With so many changes afoot and yet to come, I get to announce that my time as the Chair of the eec’s Member Advisory Committee has come to an end. I’ve served two years in this role, and two previous years as the Vice-Chair. I’ve been a member of the eec since its earliest days and have seen the organization grow and evolve. Replacing me will be two colleagues and great friends that have likewise been dedicated to helping educate the industry across multiple organizations for many years. Len Shneyder, VP of Industry Relations at SendGrid, and Vice-Chair of the Messaging, Malware, Mobile Anti-Abuse Working Group (M3AAWG), will be taking over my role as Chair of the MAC. Stepping into the role of Vice-Chair is Matthew Vernhout, Director, Privacy and Industry Relations at 250ok. Len and Matthew both care deeply for the eec and the vast and vibrant community that has evolved around email. Their work in the industry started long before the changes and laws that define what we do today; their leadership, camaraderie and friendship have made being a part of this industry more than just a job, rather an unforgettable milestone in a long journey, one I hope everyone can experience at some point in their careers. In addition to this change at the very top of the eec’s leadership numerous changes are happening among members of the MAC giving birth to new ideas and initiatives bound to make 2019, and what remains of 2018, a remarkable year.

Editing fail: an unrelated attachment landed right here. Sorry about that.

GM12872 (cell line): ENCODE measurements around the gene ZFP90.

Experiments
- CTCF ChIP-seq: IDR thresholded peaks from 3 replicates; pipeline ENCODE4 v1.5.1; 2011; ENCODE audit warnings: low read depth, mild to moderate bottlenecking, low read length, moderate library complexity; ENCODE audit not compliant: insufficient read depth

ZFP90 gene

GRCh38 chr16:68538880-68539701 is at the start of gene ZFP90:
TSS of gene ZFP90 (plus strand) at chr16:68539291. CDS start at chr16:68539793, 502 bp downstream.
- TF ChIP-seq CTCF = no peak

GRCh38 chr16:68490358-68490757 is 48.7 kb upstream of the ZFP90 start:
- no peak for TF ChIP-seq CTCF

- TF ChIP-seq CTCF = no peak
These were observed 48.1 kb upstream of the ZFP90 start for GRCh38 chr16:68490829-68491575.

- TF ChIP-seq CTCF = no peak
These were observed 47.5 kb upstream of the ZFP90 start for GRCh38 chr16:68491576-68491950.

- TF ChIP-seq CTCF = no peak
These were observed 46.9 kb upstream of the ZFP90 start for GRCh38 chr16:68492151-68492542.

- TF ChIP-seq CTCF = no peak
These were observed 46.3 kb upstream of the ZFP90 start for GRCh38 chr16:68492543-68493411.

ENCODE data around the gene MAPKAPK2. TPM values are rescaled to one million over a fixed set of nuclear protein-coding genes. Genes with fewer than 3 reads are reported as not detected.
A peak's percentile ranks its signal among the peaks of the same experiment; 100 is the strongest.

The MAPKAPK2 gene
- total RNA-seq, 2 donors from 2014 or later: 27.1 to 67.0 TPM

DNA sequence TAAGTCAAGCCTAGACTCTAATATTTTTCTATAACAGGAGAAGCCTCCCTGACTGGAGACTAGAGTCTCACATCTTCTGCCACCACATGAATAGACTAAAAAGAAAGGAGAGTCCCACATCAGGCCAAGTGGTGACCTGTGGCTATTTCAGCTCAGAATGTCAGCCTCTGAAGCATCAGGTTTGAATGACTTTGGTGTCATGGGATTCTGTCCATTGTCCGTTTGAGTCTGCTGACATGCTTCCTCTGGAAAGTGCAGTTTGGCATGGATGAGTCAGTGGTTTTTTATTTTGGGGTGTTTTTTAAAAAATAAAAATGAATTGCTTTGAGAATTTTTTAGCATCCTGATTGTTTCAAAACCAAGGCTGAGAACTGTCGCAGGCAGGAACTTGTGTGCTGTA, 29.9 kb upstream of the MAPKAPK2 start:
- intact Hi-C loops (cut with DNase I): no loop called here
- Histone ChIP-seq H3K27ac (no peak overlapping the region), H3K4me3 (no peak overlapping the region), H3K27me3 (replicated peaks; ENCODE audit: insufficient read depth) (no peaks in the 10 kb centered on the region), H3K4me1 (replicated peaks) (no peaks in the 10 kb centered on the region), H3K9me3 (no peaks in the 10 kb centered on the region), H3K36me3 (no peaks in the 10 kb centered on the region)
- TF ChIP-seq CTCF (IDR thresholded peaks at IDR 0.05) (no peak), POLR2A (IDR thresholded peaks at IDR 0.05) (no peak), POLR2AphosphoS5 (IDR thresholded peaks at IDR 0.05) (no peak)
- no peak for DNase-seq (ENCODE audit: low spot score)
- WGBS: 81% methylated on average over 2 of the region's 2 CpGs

Although change is in the air one thing will remain certain: I’m very much looking forward to continue my work with the eec as I love and respect the organization. It’s a home for numerous other organizations and individuals I consider friends. I’m also eagerly interested to see how the new MAC will bring the eec’s message to a wider audience and finding new unique synergies with the ANA and it’s massive audience. And as the saying goes… “Le Roi est mort, vive le Roi!” And with that, I bid you all, friends, colleagues, associates old, new and yet to be discovered a fond farewell (for now) and a most excellent summer.
Chief Privacy and Security Officer; Return Path
Outgoing Chair; eec Member Advisory Committee (MAC)